You’re looking at NGC 346, a star cluster 210 light-years away that’s vigorously pumping out brand-new stars from a dense cloud of gas and dust. Between 10 and 11 billion years ago, nearly all galaxies in the universe underwent an intense star formation era similar to what we see in NGC 346. This wave of star birth is dubbed the cosmic noon. Since then, the star formation in the universe has gradually diminished, although it is still smoldering in small pockets. By studying NGC 346 and other clusters like it, we can learn more about the cosmic noon and the evolution of galaxies.
To that end, the researchers pointed the James Webb Space Telescope’s NIRCam infrared camera at NGC 346 last year, and announced their preliminary results at the annual meeting of the American Astronomical Society on January 11, 2023.
Located within the Small Magellanic Cloud (SMC), NGC 346 is a dwarf galaxy that, as one of the Milky Way’s closest neighbors, is visible to the naked eye in the Southern Hemisphere. The rest of the SMC is not nearly as active as NGC 346, and this lack of activity is normal for galaxies in the present-day universe.
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Margaret Mixner, principal investigator of the research team, explains that things weren’t always so calm.
“A galaxy in the cosmic afternoon will not have one NGC 346, as it does in the Small Magellanic Cloud,” she said. “But even if NGC 346 is now the only massive, strongly star-forming cluster in its galaxy, it offers us a great opportunity to explore conditions that existed at cosmic noon.”
In particular, SMC has low concentrations of heavy elements (everything heavier than hydrogen and helium). This was also true in the early universe, before stars had time to produce heavier elements through nuclear fusion. The researchers are interested to see how star formation in regions devoid of heavy elements might differ from star formation in the heavy element-rich Milky Way. NIRCam enables them to do this better than ever before, by picking out tiny, tiny stars that previous telescopes didn’t have the resolution to see. “Using Webb, we can investigate even the lightest protostars, which are about a tenth the size of our Sun, to see if their formation process is affected by low metal content,” said Olivia Jones, co-investigator with the program.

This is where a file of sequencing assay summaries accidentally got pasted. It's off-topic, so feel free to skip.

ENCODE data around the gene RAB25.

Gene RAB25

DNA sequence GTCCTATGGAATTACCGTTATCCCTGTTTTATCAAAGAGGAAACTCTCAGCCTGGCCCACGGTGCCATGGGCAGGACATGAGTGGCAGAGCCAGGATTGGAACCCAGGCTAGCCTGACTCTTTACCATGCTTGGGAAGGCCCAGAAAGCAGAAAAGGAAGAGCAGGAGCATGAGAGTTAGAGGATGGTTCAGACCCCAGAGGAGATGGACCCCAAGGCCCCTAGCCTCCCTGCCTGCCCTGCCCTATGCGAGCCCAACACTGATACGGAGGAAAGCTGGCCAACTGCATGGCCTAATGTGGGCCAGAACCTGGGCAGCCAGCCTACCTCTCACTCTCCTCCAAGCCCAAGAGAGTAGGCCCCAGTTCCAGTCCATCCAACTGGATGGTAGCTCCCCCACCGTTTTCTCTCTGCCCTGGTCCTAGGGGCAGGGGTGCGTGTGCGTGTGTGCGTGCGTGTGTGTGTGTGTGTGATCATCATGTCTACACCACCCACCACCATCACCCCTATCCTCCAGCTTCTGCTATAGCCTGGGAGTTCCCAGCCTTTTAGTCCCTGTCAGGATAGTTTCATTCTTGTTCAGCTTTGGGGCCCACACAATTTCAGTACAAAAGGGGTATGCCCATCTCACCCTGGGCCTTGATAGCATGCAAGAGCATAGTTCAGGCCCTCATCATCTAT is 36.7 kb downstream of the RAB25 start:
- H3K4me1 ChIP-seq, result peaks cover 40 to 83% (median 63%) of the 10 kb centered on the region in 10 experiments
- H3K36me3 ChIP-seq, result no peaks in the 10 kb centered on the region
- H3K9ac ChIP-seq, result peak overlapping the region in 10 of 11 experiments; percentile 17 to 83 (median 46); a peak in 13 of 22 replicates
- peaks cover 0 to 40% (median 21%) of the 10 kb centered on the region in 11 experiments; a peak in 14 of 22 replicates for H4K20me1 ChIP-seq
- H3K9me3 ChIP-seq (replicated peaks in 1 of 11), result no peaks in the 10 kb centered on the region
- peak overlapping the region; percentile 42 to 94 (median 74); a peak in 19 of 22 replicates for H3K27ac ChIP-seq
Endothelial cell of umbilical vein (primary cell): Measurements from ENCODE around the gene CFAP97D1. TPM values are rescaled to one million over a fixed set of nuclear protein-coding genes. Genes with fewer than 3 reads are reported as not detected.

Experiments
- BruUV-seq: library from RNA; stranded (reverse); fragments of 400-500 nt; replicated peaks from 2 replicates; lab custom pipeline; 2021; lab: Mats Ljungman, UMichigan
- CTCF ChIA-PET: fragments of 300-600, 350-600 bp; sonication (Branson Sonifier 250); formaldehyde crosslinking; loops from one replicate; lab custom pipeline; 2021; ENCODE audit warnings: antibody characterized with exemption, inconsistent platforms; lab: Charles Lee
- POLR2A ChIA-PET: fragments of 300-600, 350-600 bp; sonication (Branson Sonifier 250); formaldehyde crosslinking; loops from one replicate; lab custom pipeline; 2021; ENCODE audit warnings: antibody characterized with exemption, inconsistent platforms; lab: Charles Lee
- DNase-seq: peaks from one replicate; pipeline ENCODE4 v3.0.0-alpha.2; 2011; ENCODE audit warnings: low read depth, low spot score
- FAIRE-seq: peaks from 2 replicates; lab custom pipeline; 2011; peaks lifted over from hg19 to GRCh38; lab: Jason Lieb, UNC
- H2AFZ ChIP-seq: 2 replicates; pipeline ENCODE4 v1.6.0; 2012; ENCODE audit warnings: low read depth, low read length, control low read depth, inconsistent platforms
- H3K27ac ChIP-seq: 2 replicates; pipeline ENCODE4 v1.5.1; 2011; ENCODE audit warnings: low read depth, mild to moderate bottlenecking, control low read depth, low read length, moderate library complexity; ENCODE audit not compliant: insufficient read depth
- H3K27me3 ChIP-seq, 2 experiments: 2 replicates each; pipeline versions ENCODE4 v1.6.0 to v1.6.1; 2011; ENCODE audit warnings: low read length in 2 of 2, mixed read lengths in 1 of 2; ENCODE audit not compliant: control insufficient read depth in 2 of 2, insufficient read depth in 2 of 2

Webb also enabled them to see dust in the accretion disk of the SMC’s protostars for the first time. And this means that there is a possibility of the formation of rocky planets, and not just stars and gas giants.
“We’re seeing the building blocks of not only stars, but also potential planets,” said co-investigator Guido De Marchi. “Since the Small Magellanic Cloud has a similar environment to galaxies during the cosmic noon, it is possible that rocky planets formed much earlier in the universe than we thought.”
The team continues to pump out the data collected, including spectroscopy that will provide more information about the exact chemical composition of matter in and around protostars.
In the NIRCam image, the pink gas is hot, energized hydrogen, while the orange gas (as in the upper left) is cold, dense molecular hydrogen. This cold, dense hydrogen is an ideal incubator for star formation. As stars grow, they alter the nebula around them, eroding gas and forming the ridges and ripples that can be seen throughout the cluster.
“Webb inspects NGC 360.” ESA.
Olivia Jones and others. “Detection of dusty young stellar objects below the solar mass in NGC 346 using JWST/NIRCam.” ArXiv preprint.